Illustration: Annelise Capossela/Axios

The Department of Justice proposed legislation to curb liability protections for tech platforms and moved a step closer toward an antitrust lawsuit against Google Wednesday.

The big picture: As President Trump faces re-election, lawmakers and regulators are hurriedly wrapping up investigations and circling Big Tech with regulatory threats.

Driving the news: The Justice Department's Wednesday proposal would curb protections for online platforms that host third-party content provided by Section 230 of the Communications Decency Act that have been in place for nearly a quarter century.

  • The DOJ also briefed a group of state attorneys general on the status of its long-awaited case against Google for monopolistic behavior, sources familiar with the situation told Axios.

What's happening: Attorney General William Barr promised he'd send a Section 230 proposal to Congress and said he wanted to see a Google suit filed by the end of September. He appears to have achieved the first goal and moved toward the second.

Yes, but: Although efforts to change Section 230 have garnered bipartisan support, Congress is preoccupied with the election, the pandemic, and a Supreme Court vacancy. Any Google suit will likely take years to play out. These projects' fate will almost certainly be determined in the next administration.

How it works: In an unusual move, the DOJ released the text of its own proposed legislation to revamp the Section 230 rules.

  • The proposal would remove legal immunity when platforms facilitate criminal activity or fail to report unlawful conduct, or when platforms don't follow their own content moderation principles "consistently." The proposal would also allow civil suits to be brought against platforms relating to content that promotes online child exploitation and terrorism.
  • Industry groups quickly raised alarms. “Amid a pandemic and an election, undermining the tools social media companies use to respond to problematic content like disinformation is more dangerous than ever," said Matt Schruers, president of the Computer and Communications Industry Association, a trade group that represents major tech companies like Google and Facebook. "The U.S. government should be enabling efforts to address nefarious content and behavior, not hamstringing them in misguided pursuit of political gain.”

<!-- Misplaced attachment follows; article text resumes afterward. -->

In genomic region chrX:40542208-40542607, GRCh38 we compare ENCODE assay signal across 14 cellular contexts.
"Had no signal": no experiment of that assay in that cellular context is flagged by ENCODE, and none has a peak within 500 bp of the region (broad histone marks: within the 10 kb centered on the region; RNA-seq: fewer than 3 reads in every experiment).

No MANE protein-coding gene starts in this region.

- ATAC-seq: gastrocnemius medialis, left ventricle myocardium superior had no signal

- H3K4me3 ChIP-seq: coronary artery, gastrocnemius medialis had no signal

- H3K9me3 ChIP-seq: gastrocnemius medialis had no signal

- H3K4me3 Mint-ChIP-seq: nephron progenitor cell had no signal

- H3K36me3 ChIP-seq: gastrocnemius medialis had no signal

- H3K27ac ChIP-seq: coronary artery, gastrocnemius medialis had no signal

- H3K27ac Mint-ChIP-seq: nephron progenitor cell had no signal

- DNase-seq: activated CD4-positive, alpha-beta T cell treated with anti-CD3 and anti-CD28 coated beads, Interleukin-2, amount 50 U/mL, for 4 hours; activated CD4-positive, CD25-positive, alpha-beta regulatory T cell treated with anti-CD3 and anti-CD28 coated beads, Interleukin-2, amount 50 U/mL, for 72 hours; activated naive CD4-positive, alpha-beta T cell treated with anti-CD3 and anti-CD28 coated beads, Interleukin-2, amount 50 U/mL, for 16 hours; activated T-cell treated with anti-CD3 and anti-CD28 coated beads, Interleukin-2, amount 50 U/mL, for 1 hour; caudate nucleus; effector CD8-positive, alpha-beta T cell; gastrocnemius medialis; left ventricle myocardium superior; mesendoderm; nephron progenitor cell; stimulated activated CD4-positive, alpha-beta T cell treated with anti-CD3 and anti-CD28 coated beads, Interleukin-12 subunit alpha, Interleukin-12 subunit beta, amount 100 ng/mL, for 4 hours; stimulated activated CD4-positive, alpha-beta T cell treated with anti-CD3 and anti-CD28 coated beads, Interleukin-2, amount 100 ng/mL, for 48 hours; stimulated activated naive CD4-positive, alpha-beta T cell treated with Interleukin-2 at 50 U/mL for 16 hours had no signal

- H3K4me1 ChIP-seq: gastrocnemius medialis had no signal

Details: Wednesday afternoon, at a White House gathering for Republican state attorneys, President Trump said his administration was weighing further "concrete legal steps" against platforms it believes censor conservatives.

  • Trump said companies "rig" their terms of service to "mislead or defraud," and urged the AGs to investigate social media companies in their states.
  • "I'm learning what role we can play as state AGs" to support Trump's executive order on social media and the DOJ's proposed Section 230 policy change, South Carolina attorney general Alan Wilson told Axios after the meeting. "We're not all treated fairly in the new virtual town square."
  • "We discussed with the President our commitment to combatting platforms that are unlawfully censoring speech or stifling the voices of individuals based on personal political ideology, which only grows more important as we get closer to Election Day," said Louisiana Attorney General Jeff Landry.

What's next: The DOJ Section 230 proposal will join a host of other bills circulating in Congress to regulate tech platforms. Barr has reportedly pushed for the delivery of a Google suit by the end of September, which is fast approaching, while prosecutors have sought additional time to strengthen the case.

.

Go deeper

U.S. vs. Google — the siege begins

Illustration: Sarah Grillo/Axios

The Justice Department fired the starter pistol on what's likely to be a years-long legal siege of Big Tech by the U.S. government when it filed a major antitrust suit Tuesday against Google.

The big picture: Once a generation, it seems, federal regulators decide to take on a dominant tech company. Two decades ago, Microsoft was the target; two decades before that, IBM.

Oct 20, 2020 - Technology

Here's what the U.S. antitrust case charges Google with

Illustration: Eniola Odetunde/Axios

The Justice Department's new antitrust lawsuit against Google centers on the charge that Google has built a self-reinforcing machine to illegally insulate it from any serious competition in search.

Why it matters: DOJ spent more than a year investigating Google to assemble what prosecutors believe is the cleanest case for convincing a court that the company is deliberately hamstringing would-be competition. Both sides now face the likelihood of a bruising, years-long battle that could expand to touch on other aspects of Google's business.

24 hours ago - Technology

Lawyers crystal-ball the Google antitrust case

Illustration: Eniola Odetunde/Axios

The Justice Department's antitrust suit against Google is a strong, straightforward monopoly case, competition lawyers and experts tell Axios. But that doesn't mean it'll be an easy journey for the government.

The big picture: Winning any antitrust case is a heavy lift. It's even more of a challenge to pull off victory in a future-looking case that seeks to make room for potential new competition to flourish.